The Philosophy of Christopher Nolan

Author : Jason T. Eberl
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As a director, writer, and producer, Christopher Nolan has substantially impacted contemporary cinema through avant garde films, such as Following and Memento, and his contribution to wider pop culture with his Dark Knight trilogy. His latest film, Interstellar, delivered the same visual qualities and complex, thought-provoking plotlines his audience anticipates. The Philosophy of Christopher Nolan collects sixteen essays, written by professional philosophers and film theorists, discussing themes such as self-identity and self-destruction, moral choice and moral doubt, the nature of truth and its value, whether we can trust our perceptions of what’s “real,” the political psychology of heroes and villains, and what it means to be a “viewer” of Nolan’s films. Whether his protagonists are squashing themselves like a bug, struggling to create an identity and moral purpose for themselves, suffering from their own duplicitous plots, donning a mask that both strikes fear and reveals their true nature, or having to weigh the lives of those they love against the greater good, there are no simple solutions to the questions Nolan’s films provoke; exploring these questions yields its own reward.

Christopher Nolan

Author : Darren Mooney
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"Christopher Nolan is one of the defining directors of the 21st century. His films have a rare ability to transcend audience expectations, ranging from gritty crime thrillers to spectacular blockbusters. They push the boundaries of possibility. This critical history covers his complete filmography, tracing his career from film student to indie darling to Oscar-nominated auteur"--

Christopher Nolan and the Art of Anamorphosis

Author : Farzad Kolahjooei Alvar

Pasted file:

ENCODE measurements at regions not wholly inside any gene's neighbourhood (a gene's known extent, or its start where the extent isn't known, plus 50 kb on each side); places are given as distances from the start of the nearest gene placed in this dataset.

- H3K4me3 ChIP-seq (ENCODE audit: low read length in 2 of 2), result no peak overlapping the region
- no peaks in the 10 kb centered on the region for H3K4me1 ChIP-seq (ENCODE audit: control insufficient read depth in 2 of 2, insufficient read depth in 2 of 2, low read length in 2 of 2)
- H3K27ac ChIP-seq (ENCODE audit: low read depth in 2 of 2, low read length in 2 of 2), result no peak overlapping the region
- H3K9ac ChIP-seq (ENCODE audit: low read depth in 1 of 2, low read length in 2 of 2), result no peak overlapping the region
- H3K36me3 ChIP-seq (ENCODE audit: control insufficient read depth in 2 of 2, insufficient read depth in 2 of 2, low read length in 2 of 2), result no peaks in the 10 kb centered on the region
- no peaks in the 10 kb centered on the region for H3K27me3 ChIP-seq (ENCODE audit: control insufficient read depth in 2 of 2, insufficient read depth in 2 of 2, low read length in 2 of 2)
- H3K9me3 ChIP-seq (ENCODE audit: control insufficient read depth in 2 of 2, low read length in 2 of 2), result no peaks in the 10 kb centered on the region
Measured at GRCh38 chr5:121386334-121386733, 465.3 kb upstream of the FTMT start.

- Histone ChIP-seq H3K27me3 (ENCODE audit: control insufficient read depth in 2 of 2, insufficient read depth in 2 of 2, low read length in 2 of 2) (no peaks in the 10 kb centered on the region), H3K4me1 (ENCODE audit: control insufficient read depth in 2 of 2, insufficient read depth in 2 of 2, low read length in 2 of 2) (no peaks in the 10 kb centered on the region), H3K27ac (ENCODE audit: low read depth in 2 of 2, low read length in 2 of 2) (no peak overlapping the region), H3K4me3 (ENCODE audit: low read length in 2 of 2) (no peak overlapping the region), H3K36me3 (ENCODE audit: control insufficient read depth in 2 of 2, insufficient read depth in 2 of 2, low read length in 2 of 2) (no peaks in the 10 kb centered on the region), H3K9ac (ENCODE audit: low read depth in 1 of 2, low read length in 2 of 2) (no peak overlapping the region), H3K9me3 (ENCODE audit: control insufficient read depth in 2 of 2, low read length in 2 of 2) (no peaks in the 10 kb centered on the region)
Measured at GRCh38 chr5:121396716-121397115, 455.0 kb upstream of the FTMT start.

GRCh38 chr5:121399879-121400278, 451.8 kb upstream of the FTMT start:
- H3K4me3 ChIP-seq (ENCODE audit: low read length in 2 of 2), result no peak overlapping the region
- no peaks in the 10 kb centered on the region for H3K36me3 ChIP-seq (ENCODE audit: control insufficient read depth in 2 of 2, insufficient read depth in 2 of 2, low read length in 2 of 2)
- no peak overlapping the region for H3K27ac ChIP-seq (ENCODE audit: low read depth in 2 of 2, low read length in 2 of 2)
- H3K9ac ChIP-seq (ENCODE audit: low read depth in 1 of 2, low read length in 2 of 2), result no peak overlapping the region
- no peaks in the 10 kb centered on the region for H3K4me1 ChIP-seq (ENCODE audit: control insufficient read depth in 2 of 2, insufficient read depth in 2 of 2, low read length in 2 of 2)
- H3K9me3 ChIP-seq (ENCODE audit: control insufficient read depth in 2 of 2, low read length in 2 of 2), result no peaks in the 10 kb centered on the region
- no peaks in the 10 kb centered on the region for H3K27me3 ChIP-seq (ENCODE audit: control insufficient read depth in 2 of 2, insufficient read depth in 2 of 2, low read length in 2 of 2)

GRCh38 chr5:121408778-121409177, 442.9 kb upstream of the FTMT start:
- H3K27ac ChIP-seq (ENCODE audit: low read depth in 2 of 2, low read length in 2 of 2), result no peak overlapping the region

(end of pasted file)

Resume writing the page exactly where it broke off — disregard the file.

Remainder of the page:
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This dissertation explores the cinema of Christopher Nolan over a 15-year period. It focuses on the portrayal of the subject in five of his major films: Memento (2000), The Prestige (2006), The Dark Knight (2008), Inception (2010), and Interstellar (2014). In its chronological critique of Nolan's cinema, this project explores subjectivity, to use Lacanian terminology, as a distorted vision provided by the desire for the impossible objet petit a. It records a shift of perspective in Nolan's later characters, which endows them with a better understanding of their relationship with the object cause of desire. The dissertation studies the relationship between the subject and the objet petit a through the encounter with the anamorphotic gaze, which reveals the impossibility of fantasy at the heart of desire. In doing so, this project provides several ways through which anamorphosis proves to be a point that exposes the limitations of what Lacan calls the Symbolic Order. This dissertation proposes the term structural anamorphosis to introduce the Lacanian gaze as a temporal point in the film's narrative. Structural anamorphosis is what retroactively uncovers the futility of fantasy and reveals the distorted views of the spectators. In its discussion of subjectivity, this dissertation shows that the quest for the objet petit a, which is the essence of desire, is similar to capitalism's obsession with objects. In his films, Nolan shows how the subject's desire is shaped by ideology unconsciously. By doing so, Nolan dismantles ideology and provides a space for rethinking the surrounding world: the spectators who watch the films of Christopher Nolan understand that they need to reconsider what they have taken for granted as normal.